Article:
When is a terrorist too young to monitor?

In the Western world we tend to separate out young criminals, or offenders, from older ones.  There is probably a great deal of variation in what constitutes “young”: in Canada, the Youth Criminal Justice Act covers crimes up to the age of 18.  Those convicted are treated differently than adults in keeping with scientific evidence that the maturing brain acts differently.  Of course, when a serious enough crime is committed, youths can be tried as adults.

So what do we do with terrorism?

There is an assumption that terrorists are men in their 20s or 30s and are hence adults.  This is not always the case.  In what is still Canada’s most famous terrorist trial – the Toronto 18 back in 2006 – five of those arrested were classified as young offenders although one, Nishanthan Yogakrishnan, was tried as an adult.  And we are seeing younger and younger Westerners heading off to join Islamic State, some as young as 14.

It should thus be clear by now that not all terrorists are adults.  But we are still left with the question of what to do with someone who is technically a young offender and accorded, rightly in the eyes of the law, special handling.  Should young offender terrorists be treated differently?

NB I am not getting into the whole Omar Khadr terrorist/child soldier debate again here. Suffice to say I have already pronounced on him several times.  I will simply remind the reader that a year ago I wished Mr. Khadr well: the fact that he is engaged to be married seems to suggest that he is on the path to a normal life despite overwhelming challenges.

I recognise that a career in intelligence has skewed my perspective, but I nevertheless believe that anyone who commits an act of terrorism should be treated in the most serious way possible.  I am not speaking of IS “lion cubs” who have been the subject of several propaganda videos and who appear to be no more than 10 years of age.  I am referring, rather, to the 14, 15, 16 or 17 year old terrorist.  Yes, there may be cognitive issues and questions on decision making, but terrorism is different and it perhaps requires special treatment.  For the record I also support dealing with a 16-year old who commits murder as if that youth were an adult.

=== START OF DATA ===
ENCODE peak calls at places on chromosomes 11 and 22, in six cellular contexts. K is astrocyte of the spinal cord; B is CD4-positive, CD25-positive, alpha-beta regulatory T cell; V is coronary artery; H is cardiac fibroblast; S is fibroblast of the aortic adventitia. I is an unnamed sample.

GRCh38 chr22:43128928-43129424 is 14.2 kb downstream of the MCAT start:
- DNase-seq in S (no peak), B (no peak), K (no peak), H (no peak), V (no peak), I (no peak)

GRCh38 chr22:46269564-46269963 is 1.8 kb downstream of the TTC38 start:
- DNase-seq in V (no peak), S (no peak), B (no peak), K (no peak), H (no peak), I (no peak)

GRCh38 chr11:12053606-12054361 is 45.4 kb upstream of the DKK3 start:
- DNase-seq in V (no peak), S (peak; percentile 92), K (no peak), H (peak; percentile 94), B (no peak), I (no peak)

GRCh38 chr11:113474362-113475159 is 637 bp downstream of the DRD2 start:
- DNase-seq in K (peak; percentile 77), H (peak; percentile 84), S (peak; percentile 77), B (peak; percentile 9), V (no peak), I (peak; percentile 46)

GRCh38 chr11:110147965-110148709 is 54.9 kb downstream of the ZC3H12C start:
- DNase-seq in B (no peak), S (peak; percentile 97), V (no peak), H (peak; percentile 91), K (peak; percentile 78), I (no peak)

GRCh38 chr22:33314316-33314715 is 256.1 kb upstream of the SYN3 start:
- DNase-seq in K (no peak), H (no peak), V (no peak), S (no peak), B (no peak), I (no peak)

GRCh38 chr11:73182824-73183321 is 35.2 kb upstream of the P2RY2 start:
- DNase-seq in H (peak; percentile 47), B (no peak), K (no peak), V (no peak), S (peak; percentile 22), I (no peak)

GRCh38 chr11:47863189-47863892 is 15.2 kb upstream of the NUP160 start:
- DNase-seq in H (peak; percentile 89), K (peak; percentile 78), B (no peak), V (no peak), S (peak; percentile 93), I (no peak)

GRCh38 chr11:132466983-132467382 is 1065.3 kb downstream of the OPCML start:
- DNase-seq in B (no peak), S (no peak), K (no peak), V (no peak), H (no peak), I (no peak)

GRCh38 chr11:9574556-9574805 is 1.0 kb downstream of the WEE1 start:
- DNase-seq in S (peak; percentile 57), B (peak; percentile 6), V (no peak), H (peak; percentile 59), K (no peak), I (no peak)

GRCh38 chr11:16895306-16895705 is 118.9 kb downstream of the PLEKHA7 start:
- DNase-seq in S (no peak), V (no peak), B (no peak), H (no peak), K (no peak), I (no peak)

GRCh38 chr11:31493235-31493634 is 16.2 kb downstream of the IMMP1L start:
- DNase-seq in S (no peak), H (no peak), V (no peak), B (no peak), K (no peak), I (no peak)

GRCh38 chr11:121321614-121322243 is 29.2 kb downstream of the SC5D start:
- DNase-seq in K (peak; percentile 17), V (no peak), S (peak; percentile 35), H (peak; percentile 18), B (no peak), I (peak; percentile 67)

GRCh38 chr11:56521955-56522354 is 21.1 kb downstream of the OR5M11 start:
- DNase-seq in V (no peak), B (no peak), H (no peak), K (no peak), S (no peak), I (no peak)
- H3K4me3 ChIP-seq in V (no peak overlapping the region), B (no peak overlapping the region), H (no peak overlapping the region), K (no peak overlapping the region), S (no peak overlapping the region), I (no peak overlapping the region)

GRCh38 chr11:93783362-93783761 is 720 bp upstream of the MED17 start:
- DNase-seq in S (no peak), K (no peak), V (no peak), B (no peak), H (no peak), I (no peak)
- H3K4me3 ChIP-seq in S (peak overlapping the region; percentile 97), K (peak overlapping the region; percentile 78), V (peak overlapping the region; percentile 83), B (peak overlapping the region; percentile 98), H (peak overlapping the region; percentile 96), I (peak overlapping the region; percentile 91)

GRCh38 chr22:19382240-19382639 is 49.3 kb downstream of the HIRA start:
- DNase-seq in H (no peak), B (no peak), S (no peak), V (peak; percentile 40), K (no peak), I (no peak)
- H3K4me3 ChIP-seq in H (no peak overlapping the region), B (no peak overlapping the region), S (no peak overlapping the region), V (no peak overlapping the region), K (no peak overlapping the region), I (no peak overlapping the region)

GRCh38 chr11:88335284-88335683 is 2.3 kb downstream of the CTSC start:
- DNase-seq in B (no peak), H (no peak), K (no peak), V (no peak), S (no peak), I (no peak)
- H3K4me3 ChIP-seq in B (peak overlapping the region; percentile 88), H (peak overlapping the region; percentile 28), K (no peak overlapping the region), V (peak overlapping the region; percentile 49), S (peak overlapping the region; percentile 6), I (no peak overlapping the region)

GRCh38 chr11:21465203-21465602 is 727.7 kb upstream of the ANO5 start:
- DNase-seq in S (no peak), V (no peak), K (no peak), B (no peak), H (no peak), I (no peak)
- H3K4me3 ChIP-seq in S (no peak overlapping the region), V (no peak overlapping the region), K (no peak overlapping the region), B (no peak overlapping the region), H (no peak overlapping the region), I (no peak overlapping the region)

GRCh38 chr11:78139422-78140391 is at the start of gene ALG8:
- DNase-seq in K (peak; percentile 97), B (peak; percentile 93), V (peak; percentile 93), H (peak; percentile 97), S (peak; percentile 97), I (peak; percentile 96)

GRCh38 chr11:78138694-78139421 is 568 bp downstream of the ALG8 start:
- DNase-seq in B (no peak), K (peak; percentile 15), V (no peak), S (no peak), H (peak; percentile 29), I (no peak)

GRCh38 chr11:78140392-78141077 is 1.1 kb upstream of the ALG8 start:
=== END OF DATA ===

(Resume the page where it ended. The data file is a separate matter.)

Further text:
What should our security intelligence and law enforcement agencies be allowed to do?  The Germans are faced with this very question right now as the internal security service seeks authority to monitor teens.  Should CSIS and the RCMP be allowed to investigate a youth on terrorism grounds?  Absolutely!  It has to be done carefully and in my time at CSIS these were particularly sensitive investigations but they were still carried out. Terrorism is terrorism after all.

When dealing with young people other options should be considered such as intervention or mentoring. There is a consensus I believe that the younger a person the greater the chances of diversion or change.  So these pre-criminal measures should of course be attempted.  But if the youth is involved in attack planning or does not respond positively to intervention, harsher methods must be considered.

There is no magic switch that turns on at 18, separating an innocent child from a cold, calculating adult.  Each case must be judged on its own merits. We will most likely see more terrorist children in the months and years to come, giving us much practice on the problem of terrorism and youth.

By Phil Gurski

Phil Gurski is the President and CEO of Borealis Threat and Risk Consulting Ltd. Phil is a 32-year veteran of CSE and CSIS and the author of six books on terrorism.

Leave a Reply